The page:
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‘We’ve Got Our Arsenal Back’

What a glorious team goal that was.

Aaron Ramsey collects the ball near his own corner flag. One touch out of his feet sets him up for his second, which plays it into the path of Alexandre Lacazette. Providing the support, he receives possession and delicately flicks it over his French teammate’s head who, with the ball still in flight, feeds it into the path of Hector Bellerin in behind. Arsenal are onto something.

An audacious backheeled flick lands onto the Welshman’s head, having continued his run forward from deep. If the move had broken down here, the sequence would still have been replayed over and over again. It doesn’t.

Ball bouncing, Ramsey heads on towards Henrikh Mkhitaryan, who swivels on the spot and lays it off for Pierre-Emerick Aubameyang down the left channel.

Composure comes into play, as the Gabonese striker makes no snap judgments. Lifting his head up to see the dummy run from Ramsey, he plays him in on the edge of the six-yard box. With plenty still left to do, the midfielder latches onto the pass with a nonchalant stroke of his left heel; an exceptionally measured touch of the ball that evades all in the box, but most crucially Marcus Bettinelli in net, as it nestles casually into the far corner.

Goals such as these don’t come about all too often. While it was the third of the afternoon for the Gunners and signalled that the game was won, the overriding emotion was one of pure ecstasy. Poetry from back to front. A sweeping move that embodied the ‘Arsenal way’. A sign that Unai Emery was putting his stamp on this team and the road ahead was an upward trajectory with steel walls either side to prevent any veering off course.

We’ve got our Arsenal back‘ bellowed from the tightly tucked Craven Cottage away section. Smiles adorned the Putney End of the ground. Even those from home supporters, who are housed in the same stand – the only Premier League ground in the UK where there is no segregation between both sets of fans.

It will be almost exactly two years to the day when Arsenal return to west London for the 2020/21 Premier League season opener, coming into this clash poles apart from where we’d hoped to be in the aftermath of that victory. Finishing fifth that season and eighth in the most recent, the supporters did not, in fact, have their Arsenal back.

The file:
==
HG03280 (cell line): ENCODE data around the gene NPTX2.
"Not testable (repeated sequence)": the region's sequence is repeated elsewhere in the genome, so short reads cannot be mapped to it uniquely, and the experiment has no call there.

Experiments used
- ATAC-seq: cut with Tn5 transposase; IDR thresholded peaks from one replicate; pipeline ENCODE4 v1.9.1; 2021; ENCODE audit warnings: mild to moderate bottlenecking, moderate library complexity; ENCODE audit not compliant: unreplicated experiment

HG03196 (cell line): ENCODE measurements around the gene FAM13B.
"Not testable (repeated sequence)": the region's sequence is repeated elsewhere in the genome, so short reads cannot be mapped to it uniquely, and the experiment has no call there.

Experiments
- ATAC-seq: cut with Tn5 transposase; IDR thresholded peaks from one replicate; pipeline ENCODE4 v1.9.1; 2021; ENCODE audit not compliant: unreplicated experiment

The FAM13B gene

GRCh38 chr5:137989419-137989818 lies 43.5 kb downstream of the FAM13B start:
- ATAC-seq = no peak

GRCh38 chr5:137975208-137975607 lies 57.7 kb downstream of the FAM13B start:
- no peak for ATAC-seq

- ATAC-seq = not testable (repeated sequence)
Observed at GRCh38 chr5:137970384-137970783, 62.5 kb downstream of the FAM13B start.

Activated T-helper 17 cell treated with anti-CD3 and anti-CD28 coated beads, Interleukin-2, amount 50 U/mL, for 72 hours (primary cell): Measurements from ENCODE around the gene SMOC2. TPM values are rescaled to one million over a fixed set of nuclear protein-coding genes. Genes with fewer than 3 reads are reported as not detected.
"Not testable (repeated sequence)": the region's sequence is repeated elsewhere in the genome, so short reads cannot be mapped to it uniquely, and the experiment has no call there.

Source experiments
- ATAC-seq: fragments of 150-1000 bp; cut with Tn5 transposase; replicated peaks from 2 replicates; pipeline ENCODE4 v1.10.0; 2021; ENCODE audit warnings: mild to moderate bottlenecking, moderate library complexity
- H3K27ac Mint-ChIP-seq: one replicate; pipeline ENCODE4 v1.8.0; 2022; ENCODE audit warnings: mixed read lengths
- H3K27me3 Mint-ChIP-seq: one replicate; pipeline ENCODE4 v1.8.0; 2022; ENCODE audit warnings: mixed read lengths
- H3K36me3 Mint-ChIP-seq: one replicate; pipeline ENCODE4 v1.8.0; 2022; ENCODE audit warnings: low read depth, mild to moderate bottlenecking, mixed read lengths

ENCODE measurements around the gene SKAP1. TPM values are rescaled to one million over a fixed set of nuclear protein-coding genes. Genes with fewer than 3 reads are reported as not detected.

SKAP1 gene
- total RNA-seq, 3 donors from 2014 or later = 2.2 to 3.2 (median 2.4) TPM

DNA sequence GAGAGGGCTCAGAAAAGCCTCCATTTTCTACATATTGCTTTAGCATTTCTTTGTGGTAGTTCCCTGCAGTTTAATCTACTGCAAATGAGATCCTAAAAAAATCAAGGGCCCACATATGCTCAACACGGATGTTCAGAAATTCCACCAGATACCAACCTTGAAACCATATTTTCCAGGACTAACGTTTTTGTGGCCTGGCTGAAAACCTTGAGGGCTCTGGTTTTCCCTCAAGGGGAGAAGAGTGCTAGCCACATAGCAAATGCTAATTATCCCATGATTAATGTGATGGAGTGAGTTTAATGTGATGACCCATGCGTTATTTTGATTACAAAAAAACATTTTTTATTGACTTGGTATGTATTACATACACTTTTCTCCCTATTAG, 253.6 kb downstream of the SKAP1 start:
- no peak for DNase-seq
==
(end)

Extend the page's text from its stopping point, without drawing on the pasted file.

This is Arsenal we’re talking about, though. Even in the gloomiest of self-dug pits, there is always hope. Call it blind faith or sheer desperation, something, somewhere can be clung onto.

Four members of that starting XI have since moved on, two more from the bench, with others en route. Most importantly, however, so has the staff on the sidelines. Emery and his team have since departed, a scenario few saw coming after that resounding, aesthetically pleasing 5-1 drubbing.

SHEFFIELD, ENGLAND – OCTOBER 21: Unai Emery (Photo by Laurence Griffiths/Getty Images)

Lacazette’s two goals were him at his best, Aubameyang came off the bench and hit a fine brace, while Rob Holding looks assured in defence. What’s more, that was a ninth straight win. While the Ramsey goal acted as the trigger for the fans’ gleeful exuberance, it had come off the back of an impressive run of form. Arsenal were in the ascendancy and that sublime team goal was apotheosis of Emery’s reign.

23 months later the outlook resembles a similar degree of optimism, while equally nothing of the sort. Mikel Arteta is the new Spanish saviour, but with an approach that draws no parallels to his predecessor other than genuine excitement.

It will be reminded to us all again on Saturday lunchtime that our most recent visit to this famous stadium was memorable in its own right, but merely pulled the wool over our eyes in terms of what was to come.

A ground famous for its American contingent – Clint Dempsey, Brian McBride, Carlos Bocanegra, Kasey Keller and Tim Ream, among others – is now the platform for renewed change for Arteta. The Stars and Stripes have glistened on this turf, but now Arsenal must show their own true colours.

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